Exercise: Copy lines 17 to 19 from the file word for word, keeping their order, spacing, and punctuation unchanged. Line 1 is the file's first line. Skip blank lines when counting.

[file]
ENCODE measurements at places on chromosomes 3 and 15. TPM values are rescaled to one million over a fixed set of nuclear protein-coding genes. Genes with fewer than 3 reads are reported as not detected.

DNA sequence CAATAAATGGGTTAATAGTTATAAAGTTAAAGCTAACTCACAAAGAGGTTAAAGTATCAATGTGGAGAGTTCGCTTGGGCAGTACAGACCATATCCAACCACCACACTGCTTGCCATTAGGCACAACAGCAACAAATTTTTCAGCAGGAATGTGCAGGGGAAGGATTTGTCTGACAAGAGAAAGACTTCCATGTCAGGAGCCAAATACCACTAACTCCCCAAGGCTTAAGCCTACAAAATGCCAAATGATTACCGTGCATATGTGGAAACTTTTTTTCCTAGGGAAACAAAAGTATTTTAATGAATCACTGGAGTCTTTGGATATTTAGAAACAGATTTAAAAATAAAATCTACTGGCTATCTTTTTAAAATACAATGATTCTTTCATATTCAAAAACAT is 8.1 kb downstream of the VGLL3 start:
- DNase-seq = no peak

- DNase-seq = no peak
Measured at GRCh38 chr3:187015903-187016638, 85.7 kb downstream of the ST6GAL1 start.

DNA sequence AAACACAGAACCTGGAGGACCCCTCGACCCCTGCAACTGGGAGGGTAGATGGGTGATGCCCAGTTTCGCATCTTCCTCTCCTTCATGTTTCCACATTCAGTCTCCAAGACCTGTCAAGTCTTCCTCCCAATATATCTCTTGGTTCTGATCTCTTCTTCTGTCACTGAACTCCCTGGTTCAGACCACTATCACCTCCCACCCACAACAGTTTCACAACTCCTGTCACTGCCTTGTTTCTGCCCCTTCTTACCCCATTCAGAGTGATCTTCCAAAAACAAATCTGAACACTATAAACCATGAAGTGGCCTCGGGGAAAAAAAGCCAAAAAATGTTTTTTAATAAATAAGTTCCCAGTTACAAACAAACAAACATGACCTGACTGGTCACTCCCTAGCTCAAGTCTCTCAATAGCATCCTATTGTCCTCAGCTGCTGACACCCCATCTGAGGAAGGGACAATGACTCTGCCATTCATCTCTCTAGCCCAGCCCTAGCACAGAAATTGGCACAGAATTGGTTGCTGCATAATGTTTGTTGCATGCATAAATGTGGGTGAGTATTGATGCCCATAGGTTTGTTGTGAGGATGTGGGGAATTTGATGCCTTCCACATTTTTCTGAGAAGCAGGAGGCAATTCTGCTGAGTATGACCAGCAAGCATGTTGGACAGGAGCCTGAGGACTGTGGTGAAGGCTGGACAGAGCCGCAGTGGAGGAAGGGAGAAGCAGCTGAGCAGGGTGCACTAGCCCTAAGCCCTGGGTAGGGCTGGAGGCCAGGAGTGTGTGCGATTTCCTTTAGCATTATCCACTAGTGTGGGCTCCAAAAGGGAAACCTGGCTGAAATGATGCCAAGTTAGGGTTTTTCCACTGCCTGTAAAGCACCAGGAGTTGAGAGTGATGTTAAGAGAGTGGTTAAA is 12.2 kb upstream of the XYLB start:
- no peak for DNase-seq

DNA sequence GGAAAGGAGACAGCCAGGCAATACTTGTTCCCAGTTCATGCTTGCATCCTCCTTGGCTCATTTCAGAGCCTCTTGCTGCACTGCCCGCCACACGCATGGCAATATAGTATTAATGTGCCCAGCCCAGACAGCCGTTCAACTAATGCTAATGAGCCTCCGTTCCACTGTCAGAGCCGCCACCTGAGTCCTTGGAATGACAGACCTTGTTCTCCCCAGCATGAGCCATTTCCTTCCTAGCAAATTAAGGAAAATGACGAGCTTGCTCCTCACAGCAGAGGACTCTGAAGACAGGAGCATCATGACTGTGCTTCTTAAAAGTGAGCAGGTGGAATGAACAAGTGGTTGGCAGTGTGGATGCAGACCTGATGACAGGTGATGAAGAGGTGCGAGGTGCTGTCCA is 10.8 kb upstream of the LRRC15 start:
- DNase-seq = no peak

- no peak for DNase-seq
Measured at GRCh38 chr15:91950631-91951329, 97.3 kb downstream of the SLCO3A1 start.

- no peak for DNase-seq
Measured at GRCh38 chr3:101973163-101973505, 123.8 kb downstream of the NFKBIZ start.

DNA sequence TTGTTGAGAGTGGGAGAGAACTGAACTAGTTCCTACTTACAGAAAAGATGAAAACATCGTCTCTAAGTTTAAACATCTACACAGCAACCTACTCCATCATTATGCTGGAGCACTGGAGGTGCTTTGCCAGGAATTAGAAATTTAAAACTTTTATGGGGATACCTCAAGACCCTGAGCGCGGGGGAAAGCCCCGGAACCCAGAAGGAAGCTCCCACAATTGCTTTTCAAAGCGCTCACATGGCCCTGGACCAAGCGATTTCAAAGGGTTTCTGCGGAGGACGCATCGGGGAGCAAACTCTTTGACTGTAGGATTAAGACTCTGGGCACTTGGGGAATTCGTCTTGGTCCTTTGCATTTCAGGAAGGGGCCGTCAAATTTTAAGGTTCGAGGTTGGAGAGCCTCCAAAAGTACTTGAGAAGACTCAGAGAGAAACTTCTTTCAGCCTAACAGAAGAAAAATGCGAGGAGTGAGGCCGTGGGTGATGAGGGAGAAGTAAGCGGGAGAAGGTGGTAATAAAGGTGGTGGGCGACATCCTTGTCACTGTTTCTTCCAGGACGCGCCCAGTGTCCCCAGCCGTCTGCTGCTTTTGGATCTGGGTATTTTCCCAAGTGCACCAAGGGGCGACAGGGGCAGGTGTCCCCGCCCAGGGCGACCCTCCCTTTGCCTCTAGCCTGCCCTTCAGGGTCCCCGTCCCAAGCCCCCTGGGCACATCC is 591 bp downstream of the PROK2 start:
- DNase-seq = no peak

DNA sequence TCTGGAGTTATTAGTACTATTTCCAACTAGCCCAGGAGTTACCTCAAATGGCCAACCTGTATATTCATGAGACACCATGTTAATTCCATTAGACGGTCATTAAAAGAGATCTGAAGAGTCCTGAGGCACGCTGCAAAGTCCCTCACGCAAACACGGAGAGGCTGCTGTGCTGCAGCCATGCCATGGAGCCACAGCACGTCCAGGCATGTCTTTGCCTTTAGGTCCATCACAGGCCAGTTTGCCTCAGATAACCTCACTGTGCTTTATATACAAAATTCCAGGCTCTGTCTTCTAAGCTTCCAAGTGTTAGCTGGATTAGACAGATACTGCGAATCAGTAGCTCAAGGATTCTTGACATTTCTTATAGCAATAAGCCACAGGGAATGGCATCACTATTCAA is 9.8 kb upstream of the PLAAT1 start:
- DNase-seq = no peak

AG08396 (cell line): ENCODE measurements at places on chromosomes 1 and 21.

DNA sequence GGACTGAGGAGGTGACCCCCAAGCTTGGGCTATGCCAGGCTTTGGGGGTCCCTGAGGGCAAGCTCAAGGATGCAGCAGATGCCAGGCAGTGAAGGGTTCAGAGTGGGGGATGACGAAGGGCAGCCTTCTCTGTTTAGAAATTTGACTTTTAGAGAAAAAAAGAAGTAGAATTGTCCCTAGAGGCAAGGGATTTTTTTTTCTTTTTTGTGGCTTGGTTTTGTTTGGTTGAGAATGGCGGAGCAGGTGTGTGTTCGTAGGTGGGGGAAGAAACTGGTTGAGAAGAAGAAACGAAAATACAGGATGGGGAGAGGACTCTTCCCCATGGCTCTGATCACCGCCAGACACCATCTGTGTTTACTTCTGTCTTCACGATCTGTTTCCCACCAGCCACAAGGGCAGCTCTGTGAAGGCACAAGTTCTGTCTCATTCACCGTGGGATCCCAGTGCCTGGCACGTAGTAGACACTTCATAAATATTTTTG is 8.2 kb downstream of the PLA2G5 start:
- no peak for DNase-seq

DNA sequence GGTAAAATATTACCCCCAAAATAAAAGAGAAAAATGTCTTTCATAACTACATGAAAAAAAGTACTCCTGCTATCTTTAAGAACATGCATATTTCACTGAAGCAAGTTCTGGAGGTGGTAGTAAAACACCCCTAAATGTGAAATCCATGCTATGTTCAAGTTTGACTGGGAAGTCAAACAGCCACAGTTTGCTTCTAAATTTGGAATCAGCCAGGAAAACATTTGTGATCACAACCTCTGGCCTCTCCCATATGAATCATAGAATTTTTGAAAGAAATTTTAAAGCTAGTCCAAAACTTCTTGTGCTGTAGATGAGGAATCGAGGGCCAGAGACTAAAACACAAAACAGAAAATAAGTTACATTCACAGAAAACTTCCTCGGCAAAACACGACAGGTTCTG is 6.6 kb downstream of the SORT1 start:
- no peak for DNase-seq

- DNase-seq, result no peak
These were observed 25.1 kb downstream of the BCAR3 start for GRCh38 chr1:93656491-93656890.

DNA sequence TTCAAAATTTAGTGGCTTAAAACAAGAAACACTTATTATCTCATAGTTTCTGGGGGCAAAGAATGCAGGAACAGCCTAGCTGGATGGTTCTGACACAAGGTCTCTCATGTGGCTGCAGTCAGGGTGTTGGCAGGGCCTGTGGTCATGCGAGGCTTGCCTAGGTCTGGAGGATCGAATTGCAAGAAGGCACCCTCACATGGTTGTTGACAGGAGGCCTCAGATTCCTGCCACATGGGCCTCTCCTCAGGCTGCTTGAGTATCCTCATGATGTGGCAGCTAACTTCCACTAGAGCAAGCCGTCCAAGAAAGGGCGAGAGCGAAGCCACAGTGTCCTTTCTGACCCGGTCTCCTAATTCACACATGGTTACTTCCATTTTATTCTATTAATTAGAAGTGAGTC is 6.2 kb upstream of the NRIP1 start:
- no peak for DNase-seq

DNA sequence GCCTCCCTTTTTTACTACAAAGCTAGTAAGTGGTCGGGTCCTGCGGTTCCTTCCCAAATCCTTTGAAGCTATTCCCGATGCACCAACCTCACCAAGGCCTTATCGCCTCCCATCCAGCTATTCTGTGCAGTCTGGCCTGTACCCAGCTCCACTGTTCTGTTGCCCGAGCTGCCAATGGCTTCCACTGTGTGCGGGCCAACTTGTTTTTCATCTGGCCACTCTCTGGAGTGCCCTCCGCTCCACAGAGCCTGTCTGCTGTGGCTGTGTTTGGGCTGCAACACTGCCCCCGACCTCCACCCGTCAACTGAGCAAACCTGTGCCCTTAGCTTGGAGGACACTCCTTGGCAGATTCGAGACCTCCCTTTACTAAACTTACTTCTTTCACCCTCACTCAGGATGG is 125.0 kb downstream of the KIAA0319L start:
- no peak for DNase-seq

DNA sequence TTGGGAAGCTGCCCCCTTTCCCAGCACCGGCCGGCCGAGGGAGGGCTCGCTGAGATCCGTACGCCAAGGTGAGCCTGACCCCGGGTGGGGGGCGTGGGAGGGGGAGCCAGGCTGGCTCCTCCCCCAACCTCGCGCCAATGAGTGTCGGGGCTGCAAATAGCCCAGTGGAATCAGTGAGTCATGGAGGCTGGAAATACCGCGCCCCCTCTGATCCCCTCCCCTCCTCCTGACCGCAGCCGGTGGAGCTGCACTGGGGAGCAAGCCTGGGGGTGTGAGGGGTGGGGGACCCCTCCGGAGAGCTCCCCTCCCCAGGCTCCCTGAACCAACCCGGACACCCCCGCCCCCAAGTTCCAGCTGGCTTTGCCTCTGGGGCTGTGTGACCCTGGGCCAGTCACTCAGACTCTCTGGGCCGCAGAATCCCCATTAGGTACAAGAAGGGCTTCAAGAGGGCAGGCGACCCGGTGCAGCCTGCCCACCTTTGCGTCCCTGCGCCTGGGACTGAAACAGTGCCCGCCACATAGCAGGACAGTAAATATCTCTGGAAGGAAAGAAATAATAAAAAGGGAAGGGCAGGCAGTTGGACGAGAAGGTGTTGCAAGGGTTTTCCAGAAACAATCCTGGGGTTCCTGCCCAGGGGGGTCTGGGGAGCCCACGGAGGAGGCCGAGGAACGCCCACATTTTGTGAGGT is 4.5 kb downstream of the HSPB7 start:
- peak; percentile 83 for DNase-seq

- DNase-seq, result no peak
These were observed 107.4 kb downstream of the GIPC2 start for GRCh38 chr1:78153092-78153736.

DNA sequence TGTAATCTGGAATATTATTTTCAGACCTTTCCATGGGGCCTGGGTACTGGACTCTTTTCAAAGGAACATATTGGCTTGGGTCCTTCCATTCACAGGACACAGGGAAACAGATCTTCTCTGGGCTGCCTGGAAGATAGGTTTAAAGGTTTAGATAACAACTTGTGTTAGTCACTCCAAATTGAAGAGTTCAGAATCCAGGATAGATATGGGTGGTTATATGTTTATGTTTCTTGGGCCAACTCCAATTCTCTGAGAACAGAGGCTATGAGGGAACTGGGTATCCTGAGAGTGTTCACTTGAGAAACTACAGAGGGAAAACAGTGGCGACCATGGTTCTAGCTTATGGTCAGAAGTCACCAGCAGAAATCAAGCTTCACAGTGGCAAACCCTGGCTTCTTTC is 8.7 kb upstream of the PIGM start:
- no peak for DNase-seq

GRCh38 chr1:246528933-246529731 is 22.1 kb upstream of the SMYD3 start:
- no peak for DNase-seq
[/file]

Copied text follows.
- DNase-seq = no peak

AG08396 (cell line): ENCODE measurements at places on chromosomes 1 and 21.

DNA sequence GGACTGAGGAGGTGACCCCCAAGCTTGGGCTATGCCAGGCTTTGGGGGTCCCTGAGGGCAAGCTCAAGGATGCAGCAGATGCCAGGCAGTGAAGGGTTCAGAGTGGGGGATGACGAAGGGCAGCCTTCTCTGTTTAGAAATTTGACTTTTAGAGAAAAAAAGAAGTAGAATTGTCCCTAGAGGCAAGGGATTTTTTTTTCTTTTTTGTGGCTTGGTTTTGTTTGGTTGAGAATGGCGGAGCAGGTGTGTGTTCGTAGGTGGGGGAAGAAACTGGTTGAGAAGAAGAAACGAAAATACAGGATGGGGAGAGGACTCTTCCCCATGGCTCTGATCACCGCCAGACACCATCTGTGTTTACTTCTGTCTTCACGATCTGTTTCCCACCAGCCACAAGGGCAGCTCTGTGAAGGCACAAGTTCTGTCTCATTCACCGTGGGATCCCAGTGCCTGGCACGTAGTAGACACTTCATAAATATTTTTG is 8.2 kb downstream of the PLA2G5 start: